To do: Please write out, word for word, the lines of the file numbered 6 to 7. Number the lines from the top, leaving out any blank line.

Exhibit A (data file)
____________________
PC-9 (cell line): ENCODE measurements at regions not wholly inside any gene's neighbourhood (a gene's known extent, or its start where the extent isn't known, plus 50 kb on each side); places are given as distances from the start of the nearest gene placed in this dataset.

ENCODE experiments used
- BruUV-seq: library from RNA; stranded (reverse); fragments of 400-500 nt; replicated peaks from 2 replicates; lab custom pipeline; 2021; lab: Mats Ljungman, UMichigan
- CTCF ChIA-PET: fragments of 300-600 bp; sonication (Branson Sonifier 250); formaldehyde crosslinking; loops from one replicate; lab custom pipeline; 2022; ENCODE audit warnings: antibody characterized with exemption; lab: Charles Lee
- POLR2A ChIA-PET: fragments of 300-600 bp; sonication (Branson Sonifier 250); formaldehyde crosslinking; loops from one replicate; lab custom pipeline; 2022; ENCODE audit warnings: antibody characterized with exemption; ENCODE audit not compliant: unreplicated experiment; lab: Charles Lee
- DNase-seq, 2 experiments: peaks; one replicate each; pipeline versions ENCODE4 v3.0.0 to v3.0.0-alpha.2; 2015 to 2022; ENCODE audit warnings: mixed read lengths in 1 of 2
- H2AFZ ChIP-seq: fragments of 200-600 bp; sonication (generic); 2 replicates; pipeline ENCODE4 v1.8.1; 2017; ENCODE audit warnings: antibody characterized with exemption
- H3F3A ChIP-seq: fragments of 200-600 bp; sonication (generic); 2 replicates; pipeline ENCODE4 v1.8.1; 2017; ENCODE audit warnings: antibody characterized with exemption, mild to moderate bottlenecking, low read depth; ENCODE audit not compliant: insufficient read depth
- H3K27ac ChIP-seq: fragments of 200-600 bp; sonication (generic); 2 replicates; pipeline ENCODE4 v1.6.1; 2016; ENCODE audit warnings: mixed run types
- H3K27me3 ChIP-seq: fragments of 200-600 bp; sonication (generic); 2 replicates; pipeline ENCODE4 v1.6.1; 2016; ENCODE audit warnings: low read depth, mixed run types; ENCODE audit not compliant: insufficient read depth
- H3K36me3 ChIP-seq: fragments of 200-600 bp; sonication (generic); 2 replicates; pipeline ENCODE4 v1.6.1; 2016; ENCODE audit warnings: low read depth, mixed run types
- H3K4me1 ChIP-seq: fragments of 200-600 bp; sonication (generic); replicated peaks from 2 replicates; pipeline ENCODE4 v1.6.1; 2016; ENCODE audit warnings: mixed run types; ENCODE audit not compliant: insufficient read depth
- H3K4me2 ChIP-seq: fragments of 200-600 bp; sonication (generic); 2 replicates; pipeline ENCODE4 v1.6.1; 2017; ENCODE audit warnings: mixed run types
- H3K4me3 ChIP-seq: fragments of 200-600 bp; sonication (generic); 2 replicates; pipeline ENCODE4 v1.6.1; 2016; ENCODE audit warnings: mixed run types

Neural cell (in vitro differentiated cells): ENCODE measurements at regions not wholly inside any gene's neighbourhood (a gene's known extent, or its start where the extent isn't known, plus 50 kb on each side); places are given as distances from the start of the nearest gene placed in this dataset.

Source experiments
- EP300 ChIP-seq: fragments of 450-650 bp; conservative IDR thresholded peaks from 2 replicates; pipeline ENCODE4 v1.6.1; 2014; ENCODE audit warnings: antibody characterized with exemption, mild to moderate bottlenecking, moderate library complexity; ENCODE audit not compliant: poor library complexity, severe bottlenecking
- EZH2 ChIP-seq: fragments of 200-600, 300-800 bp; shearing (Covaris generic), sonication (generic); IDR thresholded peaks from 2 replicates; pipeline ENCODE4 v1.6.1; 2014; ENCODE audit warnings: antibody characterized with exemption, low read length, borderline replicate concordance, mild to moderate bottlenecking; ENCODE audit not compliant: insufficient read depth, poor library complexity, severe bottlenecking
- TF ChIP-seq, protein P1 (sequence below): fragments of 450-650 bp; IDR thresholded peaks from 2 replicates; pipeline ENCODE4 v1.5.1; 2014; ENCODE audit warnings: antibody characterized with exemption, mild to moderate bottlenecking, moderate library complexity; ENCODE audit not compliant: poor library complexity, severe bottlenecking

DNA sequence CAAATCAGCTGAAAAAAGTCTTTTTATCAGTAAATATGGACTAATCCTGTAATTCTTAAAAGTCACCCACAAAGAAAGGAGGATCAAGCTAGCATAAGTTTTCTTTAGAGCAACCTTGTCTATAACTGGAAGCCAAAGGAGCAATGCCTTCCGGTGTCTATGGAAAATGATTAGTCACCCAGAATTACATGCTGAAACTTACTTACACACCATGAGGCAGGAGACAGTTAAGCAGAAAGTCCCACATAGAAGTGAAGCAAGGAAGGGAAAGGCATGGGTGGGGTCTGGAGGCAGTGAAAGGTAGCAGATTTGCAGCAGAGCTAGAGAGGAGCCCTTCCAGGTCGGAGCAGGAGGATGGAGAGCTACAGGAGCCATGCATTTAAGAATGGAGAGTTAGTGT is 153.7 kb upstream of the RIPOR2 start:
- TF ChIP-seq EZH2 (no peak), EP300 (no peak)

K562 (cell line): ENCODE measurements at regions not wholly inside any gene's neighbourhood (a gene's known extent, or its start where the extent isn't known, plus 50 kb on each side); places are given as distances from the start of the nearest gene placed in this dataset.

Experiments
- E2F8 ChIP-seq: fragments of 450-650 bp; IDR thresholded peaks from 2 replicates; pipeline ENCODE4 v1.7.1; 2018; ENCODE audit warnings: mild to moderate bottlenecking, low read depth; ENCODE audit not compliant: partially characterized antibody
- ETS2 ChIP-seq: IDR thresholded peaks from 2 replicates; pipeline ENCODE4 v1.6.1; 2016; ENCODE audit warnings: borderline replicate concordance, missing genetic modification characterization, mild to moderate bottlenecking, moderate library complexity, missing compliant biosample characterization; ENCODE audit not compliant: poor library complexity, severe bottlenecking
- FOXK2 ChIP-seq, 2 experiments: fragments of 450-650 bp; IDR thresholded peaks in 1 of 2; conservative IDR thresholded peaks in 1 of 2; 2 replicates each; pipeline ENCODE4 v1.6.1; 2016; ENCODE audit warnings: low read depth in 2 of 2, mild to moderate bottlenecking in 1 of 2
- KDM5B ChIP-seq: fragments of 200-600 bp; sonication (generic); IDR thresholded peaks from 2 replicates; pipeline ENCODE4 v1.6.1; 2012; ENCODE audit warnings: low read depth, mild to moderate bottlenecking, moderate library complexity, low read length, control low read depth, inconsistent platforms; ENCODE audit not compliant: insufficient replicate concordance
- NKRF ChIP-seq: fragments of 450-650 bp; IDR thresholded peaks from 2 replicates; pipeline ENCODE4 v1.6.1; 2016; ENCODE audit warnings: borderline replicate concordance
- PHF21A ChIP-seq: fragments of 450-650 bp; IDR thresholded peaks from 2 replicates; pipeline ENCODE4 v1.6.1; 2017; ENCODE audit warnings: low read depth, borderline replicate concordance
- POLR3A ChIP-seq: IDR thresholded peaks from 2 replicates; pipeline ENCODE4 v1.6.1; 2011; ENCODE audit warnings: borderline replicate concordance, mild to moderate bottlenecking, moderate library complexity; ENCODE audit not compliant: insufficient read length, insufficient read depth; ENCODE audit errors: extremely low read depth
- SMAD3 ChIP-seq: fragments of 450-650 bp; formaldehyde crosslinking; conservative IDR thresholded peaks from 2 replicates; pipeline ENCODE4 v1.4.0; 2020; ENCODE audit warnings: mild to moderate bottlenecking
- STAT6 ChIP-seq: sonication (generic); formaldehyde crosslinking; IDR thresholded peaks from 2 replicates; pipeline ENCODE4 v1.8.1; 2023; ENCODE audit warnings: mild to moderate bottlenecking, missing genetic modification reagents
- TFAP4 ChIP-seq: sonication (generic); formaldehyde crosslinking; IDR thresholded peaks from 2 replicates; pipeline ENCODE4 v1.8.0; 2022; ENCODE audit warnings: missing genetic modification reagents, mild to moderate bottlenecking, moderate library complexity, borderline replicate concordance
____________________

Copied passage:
- DNase-seq, 2 experiments: peaks; one replicate each; pipeline versions ENCODE4 v3.0.0 to v3.0.0-alpha.2; 2015 to 2022; ENCODE audit warnings: mixed read lengths in 1 of 2
- H2AFZ ChIP-seq: fragments of 200-600 bp; sonication (generic); 2 replicates; pipeline ENCODE4 v1.8.1; 2017; ENCODE audit warnings: antibody characterized with exemption